By no means am I suggesting that any self-employed person should stop paying their taxes: they shouldn’t. Keep in mind the statute of limitations for criminal penalties, the IRS’ Ace-card. Basically, the IRS can bust you up to six years after the fact. So if you didn’t file your taxes in 2008, the IRS can still force you to pay civil penalties. What’s more: If audited, you can be convicted of a myriad of crimes, including felony charges, among which include tax evasion and conspiring to defraud the federal government. And where does that land you? Actually, it puts you in place where you really don’t have to pay taxes: Federal prison.

Everything so far has been a broad, general summary that we are all obligated to file our federal income taxes, why we must do so, and what could happen if you don’t. Obviously this is a very extensive (but important) area of law that I think merits understanding, regardless if you’re self-employed. Unfortunately I never learned this extremely useful and undoubtedly vital information in college, so I’m left teaching it to myself through reliable internet sources and through my family’s CPA (Certified Public Account).

Now that we have this out of the way, lets focus on how we – as self-employed photographers – can benefit from these laws. So, lets understand what a tax write-off (also known as a tax deduction) is.

A tax deduction is:

[A] reduction of taxable income as recognition of certain expenses required to produce the income. It is the itemized deduction of an item’s value from one’s taxable income. Thus, if a person in the USA has a taxable income of $50,000 per year, a $100 telephone for business use would lower the taxable income to $49,900.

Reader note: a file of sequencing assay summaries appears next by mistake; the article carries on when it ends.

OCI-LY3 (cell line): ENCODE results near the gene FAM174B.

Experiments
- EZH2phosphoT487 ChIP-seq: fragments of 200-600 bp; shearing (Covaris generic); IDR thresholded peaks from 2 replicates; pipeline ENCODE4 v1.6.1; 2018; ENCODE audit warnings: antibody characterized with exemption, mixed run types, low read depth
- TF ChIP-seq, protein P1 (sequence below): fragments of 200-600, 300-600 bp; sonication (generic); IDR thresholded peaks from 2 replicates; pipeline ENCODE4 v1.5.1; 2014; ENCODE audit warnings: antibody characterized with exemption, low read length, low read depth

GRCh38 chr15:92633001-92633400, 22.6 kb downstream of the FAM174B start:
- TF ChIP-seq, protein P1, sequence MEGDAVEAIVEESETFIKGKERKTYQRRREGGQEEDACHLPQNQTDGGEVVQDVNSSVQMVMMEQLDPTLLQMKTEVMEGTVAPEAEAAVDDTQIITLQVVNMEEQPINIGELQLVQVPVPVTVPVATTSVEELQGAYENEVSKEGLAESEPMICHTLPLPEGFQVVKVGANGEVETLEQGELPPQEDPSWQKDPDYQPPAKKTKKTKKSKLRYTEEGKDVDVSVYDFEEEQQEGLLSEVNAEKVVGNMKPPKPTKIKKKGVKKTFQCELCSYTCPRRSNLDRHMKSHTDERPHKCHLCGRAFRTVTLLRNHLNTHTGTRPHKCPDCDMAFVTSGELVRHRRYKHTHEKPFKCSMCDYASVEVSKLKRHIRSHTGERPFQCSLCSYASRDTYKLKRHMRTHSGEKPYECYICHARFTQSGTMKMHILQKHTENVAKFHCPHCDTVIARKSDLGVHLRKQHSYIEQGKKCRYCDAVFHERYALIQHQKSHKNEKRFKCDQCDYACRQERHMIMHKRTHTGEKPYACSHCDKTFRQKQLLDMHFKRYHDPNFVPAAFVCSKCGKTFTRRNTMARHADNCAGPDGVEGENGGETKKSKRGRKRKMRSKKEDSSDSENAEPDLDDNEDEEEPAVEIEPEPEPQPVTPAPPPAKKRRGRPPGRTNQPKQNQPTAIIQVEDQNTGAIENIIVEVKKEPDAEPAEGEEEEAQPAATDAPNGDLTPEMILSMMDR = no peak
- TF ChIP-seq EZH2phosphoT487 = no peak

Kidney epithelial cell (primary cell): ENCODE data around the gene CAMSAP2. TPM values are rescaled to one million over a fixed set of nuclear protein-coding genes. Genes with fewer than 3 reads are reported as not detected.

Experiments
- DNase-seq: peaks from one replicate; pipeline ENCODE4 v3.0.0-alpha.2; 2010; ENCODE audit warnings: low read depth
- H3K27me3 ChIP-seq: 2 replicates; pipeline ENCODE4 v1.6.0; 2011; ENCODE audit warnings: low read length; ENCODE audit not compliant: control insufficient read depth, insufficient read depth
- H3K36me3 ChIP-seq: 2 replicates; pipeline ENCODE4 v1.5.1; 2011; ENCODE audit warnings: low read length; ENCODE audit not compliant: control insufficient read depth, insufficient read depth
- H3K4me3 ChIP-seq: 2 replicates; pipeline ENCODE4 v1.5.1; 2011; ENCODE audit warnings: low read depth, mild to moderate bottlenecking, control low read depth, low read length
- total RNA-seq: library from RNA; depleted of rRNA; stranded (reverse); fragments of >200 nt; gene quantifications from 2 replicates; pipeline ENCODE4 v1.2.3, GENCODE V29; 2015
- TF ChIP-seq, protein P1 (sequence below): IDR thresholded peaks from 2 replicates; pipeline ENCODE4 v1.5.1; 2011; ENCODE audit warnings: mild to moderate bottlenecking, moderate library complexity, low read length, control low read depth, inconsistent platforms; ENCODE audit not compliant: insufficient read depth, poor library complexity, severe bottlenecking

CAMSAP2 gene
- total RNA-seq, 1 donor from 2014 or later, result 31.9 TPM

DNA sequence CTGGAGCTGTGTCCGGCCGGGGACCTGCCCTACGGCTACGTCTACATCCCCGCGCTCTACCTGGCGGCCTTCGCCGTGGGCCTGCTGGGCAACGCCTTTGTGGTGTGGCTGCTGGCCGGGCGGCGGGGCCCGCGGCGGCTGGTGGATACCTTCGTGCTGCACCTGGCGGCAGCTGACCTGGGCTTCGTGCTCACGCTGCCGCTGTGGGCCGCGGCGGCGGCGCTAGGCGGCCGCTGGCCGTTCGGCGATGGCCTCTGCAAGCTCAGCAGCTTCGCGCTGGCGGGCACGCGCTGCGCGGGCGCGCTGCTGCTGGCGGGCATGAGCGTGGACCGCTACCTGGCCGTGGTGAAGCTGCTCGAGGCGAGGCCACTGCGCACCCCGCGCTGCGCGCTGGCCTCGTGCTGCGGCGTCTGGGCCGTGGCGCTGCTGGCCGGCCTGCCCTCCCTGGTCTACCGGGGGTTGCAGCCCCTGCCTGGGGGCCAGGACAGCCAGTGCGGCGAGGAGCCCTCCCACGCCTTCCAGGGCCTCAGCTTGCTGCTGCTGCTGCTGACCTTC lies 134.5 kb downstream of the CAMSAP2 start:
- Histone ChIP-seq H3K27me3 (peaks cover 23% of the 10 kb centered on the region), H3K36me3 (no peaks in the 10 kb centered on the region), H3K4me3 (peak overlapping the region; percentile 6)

In this arithmetic, it’s equally important to understand what tax bracket you fit into. Tax brackets are divisions at which tax rates change. Essentially, they serve as cutoff values for taxable income, meaning income past a certain point will be taxed at a higher rate. A tax rate describes the percentage (or burden ratio) at which a business or person is taxed.

Going deeper, there are two common types of tax deduction. The first is a standard deduction and the second is an itemized deduction. The standard deduction increases every year and is defined under United States tax law as a dollar amount that non-itemizers may subtract from their income and is based upon filing status (of which there are 5: single individual, married person filing jointly or surviving spouse, married person filing separately, head of household and a qualifying widow(er) with dependent children). As one may not take both itemized deductions and a standard deduction, taxpayers generally choose the deduction that results in the lesser amount of tax owed.

The applicable basic standard deduction amounts for tax years 2006-2012 are as follows: